Saturday, September 19, 2009

So, If an Economist Falls in the Forest . . .

*book review from the Washington Post

It's the quote that launched a thousand pats on the back.

"The ideas of economists and political philosophers, both when they are right and when they are wrong, are more powerful than is commonly understood. Indeed the world is ruled by little else," wrote John Maynard Keynes in 1936. "Practical men, who believe themselves to be quite exempt from intellectual influences, are usually the slaves of some defunct economist."

Economists love that line. They can't get enough of it. Sneak into any gathering of dismal scientists, and soon enough some smug professor will parrot the British economist's elegant, self-congratulatory words. Its appeal is bipartisan: Liberal scold and Nobel Prize winner Paul Krugman is fond of it, and even former Federal Reserve chairman Alan Greenspan trotted it out in a 2005 memorial lecture in Scotland honoring free-market luminary and "Wealth of Nations" author Adam Smith.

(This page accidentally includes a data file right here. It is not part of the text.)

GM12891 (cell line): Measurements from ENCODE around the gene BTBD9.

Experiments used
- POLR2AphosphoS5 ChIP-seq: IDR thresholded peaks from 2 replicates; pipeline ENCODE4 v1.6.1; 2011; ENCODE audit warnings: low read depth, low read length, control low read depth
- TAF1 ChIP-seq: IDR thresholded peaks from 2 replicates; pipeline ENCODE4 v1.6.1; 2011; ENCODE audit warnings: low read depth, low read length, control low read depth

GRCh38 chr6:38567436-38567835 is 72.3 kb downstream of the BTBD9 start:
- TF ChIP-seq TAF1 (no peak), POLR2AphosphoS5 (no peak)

Read the rest.